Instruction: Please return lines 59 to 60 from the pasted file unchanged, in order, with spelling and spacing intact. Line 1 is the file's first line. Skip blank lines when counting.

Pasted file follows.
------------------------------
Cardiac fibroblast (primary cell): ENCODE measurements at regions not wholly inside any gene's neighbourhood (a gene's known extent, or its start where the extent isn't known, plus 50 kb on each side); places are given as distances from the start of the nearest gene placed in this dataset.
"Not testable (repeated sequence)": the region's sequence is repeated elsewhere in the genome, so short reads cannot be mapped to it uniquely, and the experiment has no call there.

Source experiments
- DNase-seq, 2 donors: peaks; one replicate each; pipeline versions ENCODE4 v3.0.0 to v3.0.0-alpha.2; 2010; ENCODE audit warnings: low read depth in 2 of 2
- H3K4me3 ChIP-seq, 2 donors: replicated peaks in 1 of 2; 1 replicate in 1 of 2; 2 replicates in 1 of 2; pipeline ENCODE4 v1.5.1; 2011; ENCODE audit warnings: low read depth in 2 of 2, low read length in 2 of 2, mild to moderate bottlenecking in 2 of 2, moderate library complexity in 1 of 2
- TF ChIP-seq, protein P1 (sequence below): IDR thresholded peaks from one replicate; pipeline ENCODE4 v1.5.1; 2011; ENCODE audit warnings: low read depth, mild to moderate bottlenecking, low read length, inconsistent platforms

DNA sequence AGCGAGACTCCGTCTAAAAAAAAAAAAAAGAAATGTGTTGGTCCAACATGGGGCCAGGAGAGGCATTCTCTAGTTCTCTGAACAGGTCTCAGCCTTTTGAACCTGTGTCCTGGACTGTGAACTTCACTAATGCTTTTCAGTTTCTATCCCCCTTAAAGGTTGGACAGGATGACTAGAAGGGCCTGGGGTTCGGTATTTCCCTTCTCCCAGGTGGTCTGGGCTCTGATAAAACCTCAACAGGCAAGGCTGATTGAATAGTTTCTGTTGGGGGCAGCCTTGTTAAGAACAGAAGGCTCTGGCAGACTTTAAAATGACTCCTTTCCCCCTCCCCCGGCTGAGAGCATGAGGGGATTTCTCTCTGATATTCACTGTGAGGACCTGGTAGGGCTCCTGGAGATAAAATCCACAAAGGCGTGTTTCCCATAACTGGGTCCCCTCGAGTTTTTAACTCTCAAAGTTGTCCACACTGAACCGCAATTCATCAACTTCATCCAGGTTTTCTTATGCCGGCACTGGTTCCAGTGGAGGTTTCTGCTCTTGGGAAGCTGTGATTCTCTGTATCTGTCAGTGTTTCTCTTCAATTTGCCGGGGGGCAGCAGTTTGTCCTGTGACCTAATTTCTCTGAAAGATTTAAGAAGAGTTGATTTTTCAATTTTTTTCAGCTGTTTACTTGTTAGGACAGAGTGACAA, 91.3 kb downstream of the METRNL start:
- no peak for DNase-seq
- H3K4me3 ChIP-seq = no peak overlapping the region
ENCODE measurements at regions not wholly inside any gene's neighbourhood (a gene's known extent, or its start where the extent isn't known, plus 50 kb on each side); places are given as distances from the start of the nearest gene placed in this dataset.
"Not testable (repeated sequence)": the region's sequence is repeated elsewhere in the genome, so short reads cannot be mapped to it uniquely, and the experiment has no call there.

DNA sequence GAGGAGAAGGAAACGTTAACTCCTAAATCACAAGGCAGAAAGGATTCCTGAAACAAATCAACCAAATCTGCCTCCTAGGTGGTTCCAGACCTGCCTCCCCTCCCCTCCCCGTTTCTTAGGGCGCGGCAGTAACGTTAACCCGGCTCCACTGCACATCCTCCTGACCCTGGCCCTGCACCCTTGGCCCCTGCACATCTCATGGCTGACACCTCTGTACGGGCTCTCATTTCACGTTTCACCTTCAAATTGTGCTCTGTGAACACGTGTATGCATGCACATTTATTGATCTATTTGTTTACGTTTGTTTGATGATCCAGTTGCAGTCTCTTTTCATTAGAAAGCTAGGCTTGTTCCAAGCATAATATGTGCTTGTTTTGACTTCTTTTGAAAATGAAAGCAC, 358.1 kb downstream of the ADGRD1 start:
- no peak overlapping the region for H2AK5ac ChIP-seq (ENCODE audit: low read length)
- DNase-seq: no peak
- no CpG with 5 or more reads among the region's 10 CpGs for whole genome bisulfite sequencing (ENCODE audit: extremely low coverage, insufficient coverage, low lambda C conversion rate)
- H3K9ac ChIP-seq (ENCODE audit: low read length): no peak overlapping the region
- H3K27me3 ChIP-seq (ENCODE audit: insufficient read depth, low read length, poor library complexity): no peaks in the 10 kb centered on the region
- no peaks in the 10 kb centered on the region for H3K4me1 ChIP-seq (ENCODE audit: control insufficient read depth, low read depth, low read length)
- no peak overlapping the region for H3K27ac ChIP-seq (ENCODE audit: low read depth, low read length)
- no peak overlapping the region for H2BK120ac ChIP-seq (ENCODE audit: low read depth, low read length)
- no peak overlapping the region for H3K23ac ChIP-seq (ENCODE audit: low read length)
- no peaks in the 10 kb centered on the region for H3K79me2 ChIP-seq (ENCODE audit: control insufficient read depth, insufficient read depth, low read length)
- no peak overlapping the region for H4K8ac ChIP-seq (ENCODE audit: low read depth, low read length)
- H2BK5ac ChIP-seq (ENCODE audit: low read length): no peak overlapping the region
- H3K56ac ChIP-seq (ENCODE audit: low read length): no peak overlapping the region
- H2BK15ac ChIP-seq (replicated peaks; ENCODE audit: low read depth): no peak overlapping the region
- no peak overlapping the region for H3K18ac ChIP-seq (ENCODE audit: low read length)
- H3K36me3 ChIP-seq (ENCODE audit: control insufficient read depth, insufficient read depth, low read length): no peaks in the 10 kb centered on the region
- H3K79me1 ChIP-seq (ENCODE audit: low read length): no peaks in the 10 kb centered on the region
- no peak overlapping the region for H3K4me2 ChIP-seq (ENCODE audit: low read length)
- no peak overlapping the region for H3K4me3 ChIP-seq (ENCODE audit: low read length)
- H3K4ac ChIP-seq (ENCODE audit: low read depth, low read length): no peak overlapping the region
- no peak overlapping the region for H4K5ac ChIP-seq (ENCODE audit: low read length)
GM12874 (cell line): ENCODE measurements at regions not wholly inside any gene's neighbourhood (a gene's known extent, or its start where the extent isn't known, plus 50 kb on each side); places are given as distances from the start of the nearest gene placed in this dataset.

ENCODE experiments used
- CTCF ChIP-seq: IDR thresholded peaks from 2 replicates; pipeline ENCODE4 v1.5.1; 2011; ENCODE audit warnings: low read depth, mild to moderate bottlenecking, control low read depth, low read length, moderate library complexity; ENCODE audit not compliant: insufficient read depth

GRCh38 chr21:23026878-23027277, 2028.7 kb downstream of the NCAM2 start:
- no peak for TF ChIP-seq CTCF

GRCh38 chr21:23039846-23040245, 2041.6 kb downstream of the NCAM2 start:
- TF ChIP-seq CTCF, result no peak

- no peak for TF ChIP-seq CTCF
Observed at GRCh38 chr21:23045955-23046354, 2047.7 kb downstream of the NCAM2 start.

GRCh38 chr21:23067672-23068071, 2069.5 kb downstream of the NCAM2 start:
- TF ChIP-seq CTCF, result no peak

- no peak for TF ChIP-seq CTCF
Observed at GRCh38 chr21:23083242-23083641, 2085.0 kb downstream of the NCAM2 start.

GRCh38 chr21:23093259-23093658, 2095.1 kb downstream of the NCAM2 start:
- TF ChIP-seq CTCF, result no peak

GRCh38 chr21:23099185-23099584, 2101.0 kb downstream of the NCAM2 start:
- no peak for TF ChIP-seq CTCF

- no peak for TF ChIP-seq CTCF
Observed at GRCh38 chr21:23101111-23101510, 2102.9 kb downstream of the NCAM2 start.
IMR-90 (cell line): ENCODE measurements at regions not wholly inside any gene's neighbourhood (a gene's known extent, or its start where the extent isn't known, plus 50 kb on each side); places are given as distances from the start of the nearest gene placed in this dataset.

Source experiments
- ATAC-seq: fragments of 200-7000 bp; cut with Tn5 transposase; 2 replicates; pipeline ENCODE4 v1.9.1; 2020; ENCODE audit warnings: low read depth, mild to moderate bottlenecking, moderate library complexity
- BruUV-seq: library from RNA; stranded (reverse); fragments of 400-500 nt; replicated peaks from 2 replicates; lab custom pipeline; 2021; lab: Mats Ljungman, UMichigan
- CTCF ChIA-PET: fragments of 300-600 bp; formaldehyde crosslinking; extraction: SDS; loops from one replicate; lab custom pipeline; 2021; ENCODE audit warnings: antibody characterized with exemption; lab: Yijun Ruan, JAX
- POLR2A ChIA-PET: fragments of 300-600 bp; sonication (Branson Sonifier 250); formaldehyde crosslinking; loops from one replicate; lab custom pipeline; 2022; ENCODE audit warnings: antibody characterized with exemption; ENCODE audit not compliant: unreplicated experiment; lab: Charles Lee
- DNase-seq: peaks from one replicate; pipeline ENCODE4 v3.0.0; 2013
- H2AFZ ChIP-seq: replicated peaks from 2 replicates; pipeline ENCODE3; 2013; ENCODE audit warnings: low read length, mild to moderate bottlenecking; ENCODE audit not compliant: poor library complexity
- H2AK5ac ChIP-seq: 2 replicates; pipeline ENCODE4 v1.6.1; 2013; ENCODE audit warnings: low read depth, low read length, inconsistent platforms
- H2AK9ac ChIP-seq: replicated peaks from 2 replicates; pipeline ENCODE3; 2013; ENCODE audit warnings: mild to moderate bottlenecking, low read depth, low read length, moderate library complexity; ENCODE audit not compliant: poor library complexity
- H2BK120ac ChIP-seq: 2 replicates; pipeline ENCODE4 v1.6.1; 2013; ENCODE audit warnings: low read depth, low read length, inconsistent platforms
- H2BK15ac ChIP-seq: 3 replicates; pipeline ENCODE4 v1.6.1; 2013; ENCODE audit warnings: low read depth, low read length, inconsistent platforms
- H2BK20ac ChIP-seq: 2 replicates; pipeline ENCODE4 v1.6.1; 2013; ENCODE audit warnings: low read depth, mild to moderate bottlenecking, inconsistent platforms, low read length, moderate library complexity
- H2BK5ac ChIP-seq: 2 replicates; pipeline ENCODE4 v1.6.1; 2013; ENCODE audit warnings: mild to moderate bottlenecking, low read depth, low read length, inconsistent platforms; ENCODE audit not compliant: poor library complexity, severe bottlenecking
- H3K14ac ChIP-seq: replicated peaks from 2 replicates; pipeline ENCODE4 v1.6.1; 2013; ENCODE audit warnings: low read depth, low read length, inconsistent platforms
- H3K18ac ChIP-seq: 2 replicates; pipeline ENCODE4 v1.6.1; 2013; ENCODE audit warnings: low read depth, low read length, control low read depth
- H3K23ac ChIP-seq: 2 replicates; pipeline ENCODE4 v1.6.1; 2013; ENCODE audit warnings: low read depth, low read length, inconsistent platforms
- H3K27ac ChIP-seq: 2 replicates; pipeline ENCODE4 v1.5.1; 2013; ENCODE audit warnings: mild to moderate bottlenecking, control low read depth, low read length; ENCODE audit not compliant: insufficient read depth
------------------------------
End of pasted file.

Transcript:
- DNase-seq: peaks from one replicate; pipeline ENCODE4 v3.0.0; 2013
- H2AFZ ChIP-seq: replicated peaks from 2 replicates; pipeline ENCODE3; 2013; ENCODE audit warnings: low read length, mild to moderate bottlenecking; ENCODE audit not compliant: poor library complexity